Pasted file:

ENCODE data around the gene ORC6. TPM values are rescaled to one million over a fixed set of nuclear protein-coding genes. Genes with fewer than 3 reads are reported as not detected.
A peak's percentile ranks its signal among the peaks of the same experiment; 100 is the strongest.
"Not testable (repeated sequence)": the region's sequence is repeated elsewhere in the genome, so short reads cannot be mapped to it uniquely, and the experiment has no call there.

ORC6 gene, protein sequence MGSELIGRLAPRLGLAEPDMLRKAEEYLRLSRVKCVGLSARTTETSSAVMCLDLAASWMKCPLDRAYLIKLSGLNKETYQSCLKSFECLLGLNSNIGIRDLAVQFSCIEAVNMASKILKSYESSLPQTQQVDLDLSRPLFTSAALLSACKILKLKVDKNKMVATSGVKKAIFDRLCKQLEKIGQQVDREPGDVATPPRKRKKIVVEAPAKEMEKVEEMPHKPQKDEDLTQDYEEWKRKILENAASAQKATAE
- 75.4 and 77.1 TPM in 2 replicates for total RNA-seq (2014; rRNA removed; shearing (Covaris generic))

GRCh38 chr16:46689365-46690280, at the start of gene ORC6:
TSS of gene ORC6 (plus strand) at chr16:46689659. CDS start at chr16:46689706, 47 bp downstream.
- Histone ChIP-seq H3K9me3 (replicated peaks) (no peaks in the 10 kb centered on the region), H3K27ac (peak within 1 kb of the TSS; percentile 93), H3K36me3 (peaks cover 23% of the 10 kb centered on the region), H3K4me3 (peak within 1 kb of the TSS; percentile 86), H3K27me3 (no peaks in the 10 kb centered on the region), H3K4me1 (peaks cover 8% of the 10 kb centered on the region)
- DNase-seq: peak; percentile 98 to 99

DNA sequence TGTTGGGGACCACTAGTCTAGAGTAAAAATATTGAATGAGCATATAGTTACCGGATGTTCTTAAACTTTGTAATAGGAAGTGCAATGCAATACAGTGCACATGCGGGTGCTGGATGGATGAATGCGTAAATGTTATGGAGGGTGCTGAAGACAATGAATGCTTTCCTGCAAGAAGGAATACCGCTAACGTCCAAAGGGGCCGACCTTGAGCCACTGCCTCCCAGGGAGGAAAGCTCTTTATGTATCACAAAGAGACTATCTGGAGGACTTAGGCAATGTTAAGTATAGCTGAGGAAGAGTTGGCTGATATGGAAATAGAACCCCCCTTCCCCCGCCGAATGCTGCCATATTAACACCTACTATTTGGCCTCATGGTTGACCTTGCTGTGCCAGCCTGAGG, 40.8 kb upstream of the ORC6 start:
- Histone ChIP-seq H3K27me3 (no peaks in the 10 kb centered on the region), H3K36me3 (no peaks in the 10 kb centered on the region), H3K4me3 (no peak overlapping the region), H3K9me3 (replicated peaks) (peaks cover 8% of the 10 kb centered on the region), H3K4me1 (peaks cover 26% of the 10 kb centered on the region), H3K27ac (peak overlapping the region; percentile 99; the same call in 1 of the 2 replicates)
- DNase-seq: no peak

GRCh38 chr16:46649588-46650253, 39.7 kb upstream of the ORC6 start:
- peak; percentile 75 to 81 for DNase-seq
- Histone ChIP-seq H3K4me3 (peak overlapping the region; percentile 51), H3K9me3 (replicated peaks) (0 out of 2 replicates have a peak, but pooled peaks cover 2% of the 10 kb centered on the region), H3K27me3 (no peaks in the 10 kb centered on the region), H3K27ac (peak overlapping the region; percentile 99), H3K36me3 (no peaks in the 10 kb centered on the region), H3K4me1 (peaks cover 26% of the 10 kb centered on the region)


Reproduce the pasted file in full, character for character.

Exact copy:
ENCODE data around the gene ORC6. TPM values are rescaled to one million over a fixed set of nuclear protein-coding genes. Genes with fewer than 3 reads are reported as not detected.
A peak's percentile ranks its signal among the peaks of the same experiment; 100 is the strongest.
"Not testable (repeated sequence)": the region's sequence is repeated elsewhere in the genome, so short reads cannot be mapped to it uniquely, and the experiment has no call there.

ORC6 gene, protein sequence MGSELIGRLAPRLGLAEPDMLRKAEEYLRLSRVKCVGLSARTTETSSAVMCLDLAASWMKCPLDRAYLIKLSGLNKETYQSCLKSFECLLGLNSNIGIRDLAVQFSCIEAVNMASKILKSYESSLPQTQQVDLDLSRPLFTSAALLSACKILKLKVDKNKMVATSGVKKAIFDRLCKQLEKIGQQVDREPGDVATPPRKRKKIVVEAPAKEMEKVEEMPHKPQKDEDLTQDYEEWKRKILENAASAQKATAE
- 75.4 and 77.1 TPM in 2 replicates for total RNA-seq (2014; rRNA removed; shearing (Covaris generic))

GRCh38 chr16:46689365-46690280, at the start of gene ORC6:
TSS of gene ORC6 (plus strand) at chr16:46689659. CDS start at chr16:46689706, 47 bp downstream.
- Histone ChIP-seq H3K9me3 (replicated peaks) (no peaks in the 10 kb centered on the region), H3K27ac (peak within 1 kb of the TSS; percentile 93), H3K36me3 (peaks cover 23% of the 10 kb centered on the region), H3K4me3 (peak within 1 kb of the TSS; percentile 86), H3K27me3 (no peaks in the 10 kb centered on the region), H3K4me1 (peaks cover 8% of the 10 kb centered on the region)
- DNase-seq: peak; percentile 98 to 99

DNA sequence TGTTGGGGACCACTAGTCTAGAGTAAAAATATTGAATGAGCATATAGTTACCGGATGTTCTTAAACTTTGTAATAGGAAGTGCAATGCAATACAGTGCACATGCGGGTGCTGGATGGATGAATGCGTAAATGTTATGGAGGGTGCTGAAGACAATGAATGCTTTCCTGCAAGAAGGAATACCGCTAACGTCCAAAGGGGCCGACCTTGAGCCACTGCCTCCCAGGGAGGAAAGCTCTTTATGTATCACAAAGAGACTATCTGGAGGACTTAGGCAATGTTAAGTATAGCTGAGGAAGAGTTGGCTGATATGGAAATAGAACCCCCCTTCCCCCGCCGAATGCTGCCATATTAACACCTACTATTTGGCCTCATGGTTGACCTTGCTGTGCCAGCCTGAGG, 40.8 kb upstream of the ORC6 start:
- Histone ChIP-seq H3K27me3 (no peaks in the 10 kb centered on the region), H3K36me3 (no peaks in the 10 kb centered on the region), H3K4me3 (no peak overlapping the region), H3K9me3 (replicated peaks) (peaks cover 8% of the 10 kb centered on the region), H3K4me1 (peaks cover 26% of the 10 kb centered on the region), H3K27ac (peak overlapping the region; percentile 99; the same call in 1 of the 2 replicates)
- DNase-seq: no peak

GRCh38 chr16:46649588-46650253, 39.7 kb upstream of the ORC6 start:
- peak; percentile 75 to 81 for DNase-seq
- Histone ChIP-seq H3K4me3 (peak overlapping the region; percentile 51), H3K9me3 (replicated peaks) (0 out of 2 replicates have a peak, but pooled peaks cover 2% of the 10 kb centered on the region), H3K27me3 (no peaks in the 10 kb centered on the region), H3K27ac (peak overlapping the region; percentile 99), H3K36me3 (no peaks in the 10 kb centered on the region), H3K4me1 (peaks cover 26% of the 10 kb centered on the region)